As cities emerge from coronavirus lockdowns, the way people use parks, stores, restaurants, transit, streets and homes is changing in ways both subtle and dramatic.
If one thing is certain, it's that our definition of normal has changed. After months in lockdown to prevent the spread of the coronavirus, cities are reopening â€” some with masks and social distance, others with still growing numbers of infection. Itâ€™s unclear what cities will look like in a year or more, but in many areas the landscape is already starting to shift.
Bloomberg CityLab has compiled and illustrated some of the most noteworthy changes that are already happening in communities around the world. From temporarily widened sidewalks to larger patios for socially distanced restaurants, these changes will transform the urban streetscapes of at least some communities. And not all of the shifts will be by intentional design.
With everybody spread further apart, the crux of many of these changes is space. Most people will need more of it, posing one of the great design challenges of the period for already built-up, congested cities. There will be a premium placed on repurposing outdoor space so that more gathering activities can take place in the open air. â€śWe will need to transform the link between indoors and outdoors, to reshape streets as the prolongation of indoor areas,â€ť says Carlos Moreno, professor of territorial entrepreneurship and innovation at IAE Sorbonne and adviser to the city of Paris.
To be sure, some communities may be defined by little change at all. If a vaccine becomes widely available, we may see much of the before environment return â€” but some cities are seizing this as an opportunity to invest in much needed infrastructure. And the recent U.S. protests against racism are fueling other policy changes across American cities.
Even in the most resistant places, there are some almost-ubiquitous changes that are built to be low-tech and easily removed: paint stripes on the sidewalk as a social distancing guideline, and hand sanitizer dispensers outside stores. â€śWe wonâ€™t need to create new infrastructures,â€ť says Moreno. Itâ€™s more about using existing ones more effectively.
Fewer Riders at Rush Hour
Before coronavirus, high-capacity transit systems made the basic math of dense urban populations work: It would not be possible to move through streets of cities like New York, London, Tokyo, and Mexico City if their millions of daily transit riders took to cars instead. Subways and buses were the lifeblood of those urban economies. Coronavirus now casts that role in a troubling light. Standing in crowded spaces for prolonged periods of time, whether on a subway platform or on a long commute by bus or train, could expose riders to the deadly disease. While few cases around the world have been linked to transit thus far â€” two separate studies of infection clusters in France and Austria failed to trace a single case to a shared commute â€” emerging survey results suggest many riders will try to opt for other modes.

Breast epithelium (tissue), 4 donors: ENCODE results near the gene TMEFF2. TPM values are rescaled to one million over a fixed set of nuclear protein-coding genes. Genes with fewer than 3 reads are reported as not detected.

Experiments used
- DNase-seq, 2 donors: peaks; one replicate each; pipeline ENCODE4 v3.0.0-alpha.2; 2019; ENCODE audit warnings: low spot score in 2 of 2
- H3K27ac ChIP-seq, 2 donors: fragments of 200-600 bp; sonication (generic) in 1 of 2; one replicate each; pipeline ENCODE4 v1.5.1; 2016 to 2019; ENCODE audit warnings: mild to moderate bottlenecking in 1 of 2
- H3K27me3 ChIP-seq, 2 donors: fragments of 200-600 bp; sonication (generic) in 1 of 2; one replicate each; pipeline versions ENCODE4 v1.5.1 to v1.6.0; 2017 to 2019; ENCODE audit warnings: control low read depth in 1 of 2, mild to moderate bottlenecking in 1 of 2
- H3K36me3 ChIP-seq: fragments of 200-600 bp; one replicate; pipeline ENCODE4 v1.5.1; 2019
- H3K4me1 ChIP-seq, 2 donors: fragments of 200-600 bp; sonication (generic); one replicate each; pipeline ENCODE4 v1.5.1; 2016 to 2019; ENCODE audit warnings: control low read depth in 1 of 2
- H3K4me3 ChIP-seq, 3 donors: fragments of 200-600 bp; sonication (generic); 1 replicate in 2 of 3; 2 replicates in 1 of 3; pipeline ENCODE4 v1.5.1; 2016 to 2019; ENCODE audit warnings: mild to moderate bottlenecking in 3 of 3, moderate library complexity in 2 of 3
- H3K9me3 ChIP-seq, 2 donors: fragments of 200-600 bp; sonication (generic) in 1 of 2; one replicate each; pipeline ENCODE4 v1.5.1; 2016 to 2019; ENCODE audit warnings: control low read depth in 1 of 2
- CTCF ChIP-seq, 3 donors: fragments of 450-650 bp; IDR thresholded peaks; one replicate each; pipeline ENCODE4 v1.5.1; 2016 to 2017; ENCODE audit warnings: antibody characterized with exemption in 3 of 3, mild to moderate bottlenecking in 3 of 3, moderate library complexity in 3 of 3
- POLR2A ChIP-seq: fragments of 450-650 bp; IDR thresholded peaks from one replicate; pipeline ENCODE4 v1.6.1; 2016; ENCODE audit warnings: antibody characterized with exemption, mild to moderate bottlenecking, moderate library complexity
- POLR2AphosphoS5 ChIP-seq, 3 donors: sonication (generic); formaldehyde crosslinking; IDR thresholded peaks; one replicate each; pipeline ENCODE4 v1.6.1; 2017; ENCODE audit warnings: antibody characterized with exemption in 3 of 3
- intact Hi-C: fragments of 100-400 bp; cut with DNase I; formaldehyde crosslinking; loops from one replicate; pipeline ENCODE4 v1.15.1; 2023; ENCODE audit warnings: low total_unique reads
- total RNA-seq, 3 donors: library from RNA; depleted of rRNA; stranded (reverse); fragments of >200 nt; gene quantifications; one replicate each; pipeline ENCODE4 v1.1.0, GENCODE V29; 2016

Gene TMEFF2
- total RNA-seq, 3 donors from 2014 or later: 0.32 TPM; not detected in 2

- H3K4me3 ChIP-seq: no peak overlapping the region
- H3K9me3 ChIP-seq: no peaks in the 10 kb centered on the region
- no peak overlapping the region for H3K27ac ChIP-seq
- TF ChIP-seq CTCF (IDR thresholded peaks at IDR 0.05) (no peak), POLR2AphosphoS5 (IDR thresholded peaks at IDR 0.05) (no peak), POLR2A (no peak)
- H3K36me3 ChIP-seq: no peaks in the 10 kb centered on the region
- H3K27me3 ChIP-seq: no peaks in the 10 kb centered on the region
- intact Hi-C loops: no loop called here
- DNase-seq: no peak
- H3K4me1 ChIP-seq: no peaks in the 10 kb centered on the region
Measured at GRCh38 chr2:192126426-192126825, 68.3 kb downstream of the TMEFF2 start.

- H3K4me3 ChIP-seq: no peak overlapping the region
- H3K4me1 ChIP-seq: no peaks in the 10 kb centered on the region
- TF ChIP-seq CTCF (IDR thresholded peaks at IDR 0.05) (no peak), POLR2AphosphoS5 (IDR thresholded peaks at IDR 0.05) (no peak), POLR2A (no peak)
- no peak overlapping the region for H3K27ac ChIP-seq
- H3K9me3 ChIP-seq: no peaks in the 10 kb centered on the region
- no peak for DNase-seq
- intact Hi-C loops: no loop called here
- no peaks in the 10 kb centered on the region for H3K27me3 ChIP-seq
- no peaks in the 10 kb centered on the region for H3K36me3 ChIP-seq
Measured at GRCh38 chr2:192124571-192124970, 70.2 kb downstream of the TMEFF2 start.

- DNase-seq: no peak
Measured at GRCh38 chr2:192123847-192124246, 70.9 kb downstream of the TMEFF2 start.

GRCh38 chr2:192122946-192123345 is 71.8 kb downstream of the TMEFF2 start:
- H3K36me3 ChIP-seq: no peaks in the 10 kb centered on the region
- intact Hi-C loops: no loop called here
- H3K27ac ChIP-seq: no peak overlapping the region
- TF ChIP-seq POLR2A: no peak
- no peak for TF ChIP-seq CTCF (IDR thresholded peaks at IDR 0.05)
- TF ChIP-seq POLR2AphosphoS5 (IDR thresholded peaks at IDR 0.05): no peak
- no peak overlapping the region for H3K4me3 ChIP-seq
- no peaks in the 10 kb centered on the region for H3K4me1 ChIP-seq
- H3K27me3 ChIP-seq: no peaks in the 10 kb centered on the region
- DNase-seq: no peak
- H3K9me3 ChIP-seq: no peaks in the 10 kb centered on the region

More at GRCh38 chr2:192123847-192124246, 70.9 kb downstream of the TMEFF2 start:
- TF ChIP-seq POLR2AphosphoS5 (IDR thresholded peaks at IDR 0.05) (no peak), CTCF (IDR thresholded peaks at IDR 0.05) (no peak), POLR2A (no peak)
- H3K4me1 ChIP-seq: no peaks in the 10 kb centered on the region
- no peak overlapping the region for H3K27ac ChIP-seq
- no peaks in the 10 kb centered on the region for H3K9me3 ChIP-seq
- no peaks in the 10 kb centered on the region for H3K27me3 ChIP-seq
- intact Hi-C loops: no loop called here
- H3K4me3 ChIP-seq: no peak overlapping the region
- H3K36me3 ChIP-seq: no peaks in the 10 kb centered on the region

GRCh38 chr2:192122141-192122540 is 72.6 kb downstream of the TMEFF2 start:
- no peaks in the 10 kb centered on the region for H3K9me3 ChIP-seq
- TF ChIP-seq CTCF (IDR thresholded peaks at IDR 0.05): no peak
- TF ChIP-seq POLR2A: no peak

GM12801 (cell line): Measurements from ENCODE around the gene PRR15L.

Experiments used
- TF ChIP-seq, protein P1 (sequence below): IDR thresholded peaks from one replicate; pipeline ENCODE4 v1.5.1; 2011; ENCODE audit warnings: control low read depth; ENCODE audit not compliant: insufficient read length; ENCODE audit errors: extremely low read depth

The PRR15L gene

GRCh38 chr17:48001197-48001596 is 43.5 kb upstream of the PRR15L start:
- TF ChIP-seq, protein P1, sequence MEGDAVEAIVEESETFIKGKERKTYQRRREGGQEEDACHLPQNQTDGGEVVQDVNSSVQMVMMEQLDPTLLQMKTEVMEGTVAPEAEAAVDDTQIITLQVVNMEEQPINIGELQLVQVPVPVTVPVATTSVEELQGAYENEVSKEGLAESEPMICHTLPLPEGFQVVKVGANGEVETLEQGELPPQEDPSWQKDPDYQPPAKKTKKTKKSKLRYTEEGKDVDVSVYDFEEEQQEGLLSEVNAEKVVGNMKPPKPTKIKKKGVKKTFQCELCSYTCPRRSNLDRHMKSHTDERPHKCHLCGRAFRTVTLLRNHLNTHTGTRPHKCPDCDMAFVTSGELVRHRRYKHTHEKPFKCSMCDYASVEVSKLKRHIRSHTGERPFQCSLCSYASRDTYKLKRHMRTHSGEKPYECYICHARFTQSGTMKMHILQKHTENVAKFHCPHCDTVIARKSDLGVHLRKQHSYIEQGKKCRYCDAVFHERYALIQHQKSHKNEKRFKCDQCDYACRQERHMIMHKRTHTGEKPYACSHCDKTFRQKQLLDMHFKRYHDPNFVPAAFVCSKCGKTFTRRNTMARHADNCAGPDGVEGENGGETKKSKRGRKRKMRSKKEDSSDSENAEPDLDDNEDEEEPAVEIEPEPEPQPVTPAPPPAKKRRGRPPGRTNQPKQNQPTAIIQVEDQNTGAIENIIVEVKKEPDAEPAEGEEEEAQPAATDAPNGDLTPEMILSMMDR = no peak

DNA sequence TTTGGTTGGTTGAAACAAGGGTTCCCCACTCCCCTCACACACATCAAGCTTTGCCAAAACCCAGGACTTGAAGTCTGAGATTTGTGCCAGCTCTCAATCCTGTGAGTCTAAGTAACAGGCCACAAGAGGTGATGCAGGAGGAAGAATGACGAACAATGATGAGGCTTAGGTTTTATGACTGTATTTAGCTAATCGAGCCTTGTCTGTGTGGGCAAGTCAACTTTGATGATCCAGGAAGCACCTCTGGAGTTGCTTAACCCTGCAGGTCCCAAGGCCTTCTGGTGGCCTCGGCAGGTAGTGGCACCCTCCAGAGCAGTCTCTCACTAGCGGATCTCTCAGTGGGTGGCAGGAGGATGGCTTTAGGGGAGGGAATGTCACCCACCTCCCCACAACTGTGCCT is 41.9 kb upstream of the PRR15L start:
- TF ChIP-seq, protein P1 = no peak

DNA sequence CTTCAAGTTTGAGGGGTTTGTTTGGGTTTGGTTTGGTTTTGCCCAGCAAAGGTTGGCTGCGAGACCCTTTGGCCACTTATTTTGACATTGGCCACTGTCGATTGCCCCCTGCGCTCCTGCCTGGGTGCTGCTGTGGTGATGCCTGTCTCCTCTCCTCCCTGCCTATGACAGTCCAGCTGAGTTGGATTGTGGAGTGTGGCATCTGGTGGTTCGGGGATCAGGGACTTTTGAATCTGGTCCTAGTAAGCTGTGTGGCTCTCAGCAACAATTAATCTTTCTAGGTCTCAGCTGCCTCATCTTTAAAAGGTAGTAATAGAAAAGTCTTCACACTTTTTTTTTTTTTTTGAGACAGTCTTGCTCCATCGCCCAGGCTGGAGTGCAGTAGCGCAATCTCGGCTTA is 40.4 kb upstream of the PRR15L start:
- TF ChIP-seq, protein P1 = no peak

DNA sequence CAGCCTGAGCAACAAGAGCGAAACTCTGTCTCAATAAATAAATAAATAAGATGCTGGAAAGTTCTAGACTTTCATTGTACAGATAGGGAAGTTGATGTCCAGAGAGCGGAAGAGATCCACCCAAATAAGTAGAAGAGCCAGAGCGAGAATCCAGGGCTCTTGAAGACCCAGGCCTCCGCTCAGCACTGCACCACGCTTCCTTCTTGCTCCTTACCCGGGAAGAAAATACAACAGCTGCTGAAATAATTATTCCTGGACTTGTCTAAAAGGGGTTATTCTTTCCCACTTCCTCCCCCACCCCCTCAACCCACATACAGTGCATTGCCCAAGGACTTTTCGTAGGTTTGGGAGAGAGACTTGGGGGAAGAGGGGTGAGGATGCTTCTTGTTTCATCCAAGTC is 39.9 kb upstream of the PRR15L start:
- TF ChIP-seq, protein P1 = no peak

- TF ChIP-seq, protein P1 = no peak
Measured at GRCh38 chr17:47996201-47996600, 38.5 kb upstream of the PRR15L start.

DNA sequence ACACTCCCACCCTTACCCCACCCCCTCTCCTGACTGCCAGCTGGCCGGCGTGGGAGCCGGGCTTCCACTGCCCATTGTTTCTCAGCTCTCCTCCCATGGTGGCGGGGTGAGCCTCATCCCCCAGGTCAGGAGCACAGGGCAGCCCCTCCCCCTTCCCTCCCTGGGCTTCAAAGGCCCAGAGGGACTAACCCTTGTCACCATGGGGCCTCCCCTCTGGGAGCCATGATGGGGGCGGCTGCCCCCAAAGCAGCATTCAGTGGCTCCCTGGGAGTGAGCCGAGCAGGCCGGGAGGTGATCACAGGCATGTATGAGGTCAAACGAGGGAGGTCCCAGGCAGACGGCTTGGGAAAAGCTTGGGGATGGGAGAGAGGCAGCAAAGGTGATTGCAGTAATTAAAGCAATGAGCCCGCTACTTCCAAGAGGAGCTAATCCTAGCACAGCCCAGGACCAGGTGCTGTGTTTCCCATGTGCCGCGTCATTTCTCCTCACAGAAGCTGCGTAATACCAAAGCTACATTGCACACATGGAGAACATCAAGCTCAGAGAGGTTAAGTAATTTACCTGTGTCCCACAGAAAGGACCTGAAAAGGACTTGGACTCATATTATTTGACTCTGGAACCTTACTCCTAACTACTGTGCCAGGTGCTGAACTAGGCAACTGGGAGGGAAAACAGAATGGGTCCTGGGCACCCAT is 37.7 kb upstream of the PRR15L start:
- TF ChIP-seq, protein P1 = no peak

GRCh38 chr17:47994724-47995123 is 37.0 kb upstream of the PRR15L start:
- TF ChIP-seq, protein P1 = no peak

During the pandemic, transit agencies around the world saw ridership decline by as much as 92% as many workers stayed home or found other ways to get to work; some set up signs and cordons instructing the remaining riders where to sit and stand in order to maintain social distancing. Several cities enacted mask requirements for passengers and did away with fares on buses so that passengers could reduce contact; others, like Boston, are hastening upgrades to contactless fare payment systems to do away with hand-to-hand transactions entirely. Cities like New York have also ordered rider capacity limits on transit vehicles, while others such as Milan are hoping to stagger commuters over the course of the day. It remains to be seen how these protocols will be enforced.
Even less certain is when, or whether, transit ridership is likely to return to its previous levels. With white-collar commuters potentially continuing to work from home or picking up bikes or car keys instead, the people riding transit for the foreseeable future are likely to be poorer than the average urban resident. They could be in for a bumpy ride with service cuts and potentially more crowding if agencies canâ€™t overcome budget shortfalls from gutted ridership. â€śIf you donâ€™t have that big load of people moving at the same time, transit becomes really expensive and not a very effective way to move people,â€ť said Brian Taylor, a professor at the Institute of Transportation Studies at the University of California, Los Angeles